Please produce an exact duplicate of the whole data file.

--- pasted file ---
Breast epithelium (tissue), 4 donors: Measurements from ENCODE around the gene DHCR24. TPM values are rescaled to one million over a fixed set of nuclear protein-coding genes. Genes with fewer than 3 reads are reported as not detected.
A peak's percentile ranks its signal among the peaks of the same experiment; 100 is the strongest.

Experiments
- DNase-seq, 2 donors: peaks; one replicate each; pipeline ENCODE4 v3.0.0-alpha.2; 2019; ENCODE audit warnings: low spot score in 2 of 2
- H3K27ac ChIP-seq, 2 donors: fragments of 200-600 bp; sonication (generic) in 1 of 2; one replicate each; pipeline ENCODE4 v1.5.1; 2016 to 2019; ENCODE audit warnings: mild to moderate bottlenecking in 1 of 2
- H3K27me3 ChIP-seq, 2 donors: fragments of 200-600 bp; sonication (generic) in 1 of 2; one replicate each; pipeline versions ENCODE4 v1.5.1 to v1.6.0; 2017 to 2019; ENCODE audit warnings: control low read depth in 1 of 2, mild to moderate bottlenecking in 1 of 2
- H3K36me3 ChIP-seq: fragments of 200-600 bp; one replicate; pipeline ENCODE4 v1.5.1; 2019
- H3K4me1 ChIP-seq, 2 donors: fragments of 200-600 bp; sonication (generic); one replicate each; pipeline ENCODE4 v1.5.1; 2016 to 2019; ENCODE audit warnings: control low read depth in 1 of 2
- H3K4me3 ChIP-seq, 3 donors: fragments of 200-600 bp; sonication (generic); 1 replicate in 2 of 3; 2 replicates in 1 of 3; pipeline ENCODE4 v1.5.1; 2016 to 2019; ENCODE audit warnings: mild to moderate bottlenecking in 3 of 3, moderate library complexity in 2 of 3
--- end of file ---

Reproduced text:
Breast epithelium (tissue), 4 donors: Measurements from ENCODE around the gene DHCR24. TPM values are rescaled to one million over a fixed set of nuclear protein-coding genes. Genes with fewer than 3 reads are reported as not detected.
A peak's percentile ranks its signal among the peaks of the same experiment; 100 is the strongest.

Experiments
- DNase-seq, 2 donors: peaks; one replicate each; pipeline ENCODE4 v3.0.0-alpha.2; 2019; ENCODE audit warnings: low spot score in 2 of 2
- H3K27ac ChIP-seq, 2 donors: fragments of 200-600 bp; sonication (generic) in 1 of 2; one replicate each; pipeline ENCODE4 v1.5.1; 2016 to 2019; ENCODE audit warnings: mild to moderate bottlenecking in 1 of 2
- H3K27me3 ChIP-seq, 2 donors: fragments of 200-600 bp; sonication (generic) in 1 of 2; one replicate each; pipeline versions ENCODE4 v1.5.1 to v1.6.0; 2017 to 2019; ENCODE audit warnings: control low read depth in 1 of 2, mild to moderate bottlenecking in 1 of 2
- H3K36me3 ChIP-seq: fragments of 200-600 bp; one replicate; pipeline ENCODE4 v1.5.1; 2019
- H3K4me1 ChIP-seq, 2 donors: fragments of 200-600 bp; sonication (generic); one replicate each; pipeline ENCODE4 v1.5.1; 2016 to 2019; ENCODE audit warnings: control low read depth in 1 of 2
- H3K4me3 ChIP-seq, 3 donors: fragments of 200-600 bp; sonication (generic); 1 replicate in 2 of 3; 2 replicates in 1 of 3; pipeline ENCODE4 v1.5.1; 2016 to 2019; ENCODE audit warnings: mild to moderate bottlenecking in 3 of 3, moderate library complexity in 2 of 3